Hepatitis B chronic infection among pregnant women attending the antenatal care in Bor State Referral Hospital, South Sudan

Author(s): Tereza Ajoh Jok and Shalini Ninan Cherian

Jonglei Health Sciences Institute, Bor, South Sudan 

Correspondence: Shalini Ninan Cherian Email: [email protected] 

Submitted: May 2023 Accepted: July 2023 Published: August 2023

Citation: Jok and Cherian. Hepatitis B chronic infection among pregnant women attending the antenatal clinic in Bor State Referral Hospital. South Sudan Medical Journal 2023;16(3):87-92 © 2023 The Author(s) License: This is an open access article under CC BY-NC DOI: https://dx.doi.org/10.4314/ssmj.v16i3.2 


Introduction: Hepatitis B virus (HBV) is a major public health problem affecting 400 million people worldwide, and is a common cause of chronic liver failure (cirrhosis) and hepatocellular carcinoma. Sixty-eight percent of infected people are from the African and Pacific regions. Vertical transmission from mother to newborn baby is one of the mechanisms by which chronic hepatitis virus infection spreads, besides infections from contaminated needles and syringes and sexual contact. Hepatitis B chronic infection is endemic in many poor countries, especially in Africa. 

Method: A cross-sectional study was conducted between July and August 2021. Pregnant women attending the antenatal care (ANC) in Bor State referral hospital, South Sudan, were interviewed to collect information on their socio-demographic characteristics and risk factors for hepatitis B infection. The objective was to determine the seroprevalence of hepatitis B chronic infection through blood testing. Prevalence ratios for certain risk factors were calculated.

Results: Two hundred pregnant women were enrolled. The Prevalence Rate for chronic infection with hepatitis B virus, diagnosed using the rapid immune-chromatographic assay for Hepatitis B surface antigen (HBsAg), was 8.5%. (95% CI; 4.7% - 12.3%). None of the suspected risk factors studied were found to be significantly associated with testing positive for HBV, except for a history of previous jaundice.

Conclusion: The prevalence of HBV chronic infection among pregnant women in Bor, Jonglei State, is high hence there is a need for established public health interventions that can lead to a reduction of HBV vertical transmission. Treatment of pregnant women with HBV chronic infection using anti-viral medications during pregnancy might curb the vertical transmission rates.

Key words: Hepatitis B virus, chronic infection, sero-prevalence, immuno-chromatography, prevalence ratio, South Sudan


Hepatitis B virus (HBV) is a deoxyribonucleic acid (DNA) virus that belongs to the family of Hepadnaviridae that causes acute and chronic diseases of the liver. HBV infection is a dangerous worldwide public health problem, which usually affects the liver and may cause acute hepatitis, fulminant hepatitis, hepatic encephalopathy and chronic conditions like liver cirrhosis and hepatocellular carcinoma (HCC).

HBV can be spread through blood, serum, semen, and vaginal secretions as well as from mother to new born. It also gives rise to a carrier state (chronic infection state) where the asymptomatic person can pass the infection to others.[1] HBV is one of the infections that should be screened for during antenatal check-ups of the mother to reduce the risk of vertical transmission to the infant,[2] a recommendation endorsed by various countries to reduce hepatitis B new infections. The World Health Organization (WHO), in its Global Health sector strategy, suggested a reduction of hepatitis B and C new infections by 90% and hepatitis deaths by 65% by the year 2030.[3]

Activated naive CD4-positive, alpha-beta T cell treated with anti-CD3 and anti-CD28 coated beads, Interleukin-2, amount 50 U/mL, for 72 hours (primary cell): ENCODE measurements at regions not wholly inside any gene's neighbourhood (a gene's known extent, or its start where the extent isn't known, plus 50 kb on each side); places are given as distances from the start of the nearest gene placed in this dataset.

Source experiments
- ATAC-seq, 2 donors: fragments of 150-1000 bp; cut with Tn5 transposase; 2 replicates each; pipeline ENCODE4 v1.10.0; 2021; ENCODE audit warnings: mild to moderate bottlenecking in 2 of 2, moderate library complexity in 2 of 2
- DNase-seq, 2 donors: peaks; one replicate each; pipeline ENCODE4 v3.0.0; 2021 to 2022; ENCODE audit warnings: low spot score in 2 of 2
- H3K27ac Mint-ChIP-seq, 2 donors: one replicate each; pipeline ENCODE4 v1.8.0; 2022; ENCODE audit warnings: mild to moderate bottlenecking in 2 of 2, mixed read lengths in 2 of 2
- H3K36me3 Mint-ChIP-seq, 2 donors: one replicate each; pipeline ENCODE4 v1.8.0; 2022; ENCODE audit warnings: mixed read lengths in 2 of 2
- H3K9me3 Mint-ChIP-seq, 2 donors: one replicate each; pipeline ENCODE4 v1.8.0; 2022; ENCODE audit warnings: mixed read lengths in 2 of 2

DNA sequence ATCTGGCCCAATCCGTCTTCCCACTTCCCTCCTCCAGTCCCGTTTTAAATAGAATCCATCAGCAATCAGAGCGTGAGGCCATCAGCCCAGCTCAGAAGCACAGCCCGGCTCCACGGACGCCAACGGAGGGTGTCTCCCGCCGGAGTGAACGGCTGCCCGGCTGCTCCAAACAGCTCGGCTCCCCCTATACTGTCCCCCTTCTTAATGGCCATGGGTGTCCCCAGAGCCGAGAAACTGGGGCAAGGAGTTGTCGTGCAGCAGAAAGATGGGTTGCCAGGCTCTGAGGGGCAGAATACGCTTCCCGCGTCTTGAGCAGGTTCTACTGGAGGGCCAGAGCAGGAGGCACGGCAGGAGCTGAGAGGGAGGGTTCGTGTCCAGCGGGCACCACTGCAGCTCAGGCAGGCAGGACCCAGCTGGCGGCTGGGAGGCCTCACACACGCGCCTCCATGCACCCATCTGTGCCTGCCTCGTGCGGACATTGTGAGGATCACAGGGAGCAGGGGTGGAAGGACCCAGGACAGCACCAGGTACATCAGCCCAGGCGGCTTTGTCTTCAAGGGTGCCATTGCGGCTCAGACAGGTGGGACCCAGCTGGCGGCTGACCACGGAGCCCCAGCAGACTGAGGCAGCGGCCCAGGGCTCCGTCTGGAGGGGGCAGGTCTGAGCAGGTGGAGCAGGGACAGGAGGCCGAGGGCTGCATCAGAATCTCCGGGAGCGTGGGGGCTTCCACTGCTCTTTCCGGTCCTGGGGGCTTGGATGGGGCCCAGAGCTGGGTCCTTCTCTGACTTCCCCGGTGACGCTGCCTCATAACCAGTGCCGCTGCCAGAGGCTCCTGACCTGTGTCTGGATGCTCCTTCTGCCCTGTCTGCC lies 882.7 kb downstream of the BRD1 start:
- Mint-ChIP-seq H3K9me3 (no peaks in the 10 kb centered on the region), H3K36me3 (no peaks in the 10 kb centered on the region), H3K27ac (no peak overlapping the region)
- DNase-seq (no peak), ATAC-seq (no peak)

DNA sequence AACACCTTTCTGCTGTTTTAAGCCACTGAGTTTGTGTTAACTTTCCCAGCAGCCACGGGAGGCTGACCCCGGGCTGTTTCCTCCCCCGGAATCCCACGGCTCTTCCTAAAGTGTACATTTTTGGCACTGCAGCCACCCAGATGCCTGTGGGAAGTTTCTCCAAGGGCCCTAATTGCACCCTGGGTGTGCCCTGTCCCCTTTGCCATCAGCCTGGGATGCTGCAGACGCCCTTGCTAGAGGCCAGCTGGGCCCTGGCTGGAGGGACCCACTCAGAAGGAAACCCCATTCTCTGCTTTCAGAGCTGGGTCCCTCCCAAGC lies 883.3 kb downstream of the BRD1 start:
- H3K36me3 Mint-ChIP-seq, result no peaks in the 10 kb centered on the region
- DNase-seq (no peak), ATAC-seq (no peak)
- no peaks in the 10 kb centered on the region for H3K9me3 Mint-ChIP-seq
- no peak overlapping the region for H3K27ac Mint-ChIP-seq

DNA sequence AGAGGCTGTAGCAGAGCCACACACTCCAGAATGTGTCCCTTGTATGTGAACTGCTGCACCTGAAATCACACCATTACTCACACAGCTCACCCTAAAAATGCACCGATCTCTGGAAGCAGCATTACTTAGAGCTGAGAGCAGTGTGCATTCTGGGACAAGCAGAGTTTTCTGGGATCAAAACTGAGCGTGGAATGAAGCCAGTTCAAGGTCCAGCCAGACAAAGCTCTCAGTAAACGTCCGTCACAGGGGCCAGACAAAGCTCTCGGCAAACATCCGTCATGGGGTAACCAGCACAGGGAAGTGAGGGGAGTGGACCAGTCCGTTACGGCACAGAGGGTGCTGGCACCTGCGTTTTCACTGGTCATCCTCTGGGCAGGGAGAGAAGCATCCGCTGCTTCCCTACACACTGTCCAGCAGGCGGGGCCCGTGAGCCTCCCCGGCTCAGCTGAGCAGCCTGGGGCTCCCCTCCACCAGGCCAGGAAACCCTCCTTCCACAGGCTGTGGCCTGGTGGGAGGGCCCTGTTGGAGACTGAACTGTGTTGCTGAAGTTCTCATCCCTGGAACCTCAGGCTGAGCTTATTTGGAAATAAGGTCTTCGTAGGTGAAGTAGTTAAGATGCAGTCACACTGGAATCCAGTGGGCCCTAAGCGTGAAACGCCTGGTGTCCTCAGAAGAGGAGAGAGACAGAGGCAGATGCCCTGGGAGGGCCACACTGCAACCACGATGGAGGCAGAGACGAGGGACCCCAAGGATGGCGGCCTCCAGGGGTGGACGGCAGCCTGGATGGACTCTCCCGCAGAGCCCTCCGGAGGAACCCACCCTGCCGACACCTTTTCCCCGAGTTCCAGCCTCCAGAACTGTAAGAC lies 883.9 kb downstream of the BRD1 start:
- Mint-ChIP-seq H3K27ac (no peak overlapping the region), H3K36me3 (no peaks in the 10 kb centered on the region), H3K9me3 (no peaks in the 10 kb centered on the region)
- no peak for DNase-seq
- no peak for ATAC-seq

In 2015, WHO estimated that 257 million persons or 3.5% of the population are living with chronic HBV infection. Of these, 68% are from the African and Pacific regions with 2.7 million people are co-infected with HIV.[3] Vertical transmission from mother to newborn baby is commonly caused by chronic hepatitis virus infection in the expectant mother. This is a great health problem in endemic areas, and especially in Africa where resource allocation for hepatitis screening programmes is limited. 

In the WHO Hepatitis Global Report 2017, most of the infants born to untreated HBV-infected mothers become infected during birth. Hence, one of the most effective ways to reduce vertical transmission is by vaccination of newborns immediately  within 24 hours of life. It has been reported that the risk of getting chronic liver disease is more if the infection is acquired during childhood.[3,4] Furthermore, this report states that those living with HBV infection are persons born before hepatitis B vaccination at birth was available and that the infection was usually due to vertical transmission.


The research proposal was approved by Jonglei Health Sciences Institute Research Ethics Board. A cross-sectional design was used to determine the sero-prevalence of HBV infection among pregnant women who were attending the antenatal care (ANC) in Bor State Referral Hospital (BSRH) using a one-time rapid immune-chromatographic assay for hepatitis B surface antigen (HBsAg).

The objectives were to determine the number of women who will require treatment during pregnancy and the number of newborns who will require birth-dose of hepatitis B vaccine to prevent vertical transmission, and to find the most common risk factors associated with sero-positivity for HBV chronic infection.

BSRH is a public hospital in Jonglei State and is one of the two teaching hospitals in greater Jonglei. It is the main referral centre in the state with 11 counties and a population of more than one million. It receives patients from the neighbouring Lake State, Pibor Administrative Area and a few foreigners. The hospital handles an average of 1,000 deliveries per year and, in the antenatal clinic, an average of 30 women are seen daily from Monday to Friday.

The study population was all pregnant women attending the ANC at BSRH. Starting 1st July 2021, all mothers who came for antenatal booking were counselled for hepatitis B screening in addition to the routine screening. Those who gave consent to be a part of the study were recruited.

The sample size was determined from data available in the country in 2021 that found that the sero-prevalence of HBV infection among pregnant women was 11%.[5] The sample size of 200 women was chosen to determine the prevalence of hepatitis B in pregnant women with a possible 5% error and a CI of 95%. So, the first two hundred pregnant women who consented were screened for hepatitis B using an immunochromatographic test to detect the presence of hepatitis B surface antigen. The required sample size was reached on 31st August 2021.

The study outcome was seropositivity using immunochromatographic testing, and the independent variables were potential risk factors for HBV infection, determined by administering a structured questionnaire during face-to-face interview of the women.

The data were entered into an Excel spreadsheet and analysed using SPSS.


Table 1 gives the socio-demographic characteristics of the 200 women interviewed.

Table 1. Socio-demographic characteristics of the women (N = 200)




n (%)

Age (years)

15-19 years

52 (26.0

20-24 years

68 (34.0)

25-29 years

44 (22.0)

30-34 years

30 (15.0)

35-39 years

6 (3.0)



81 (40.5)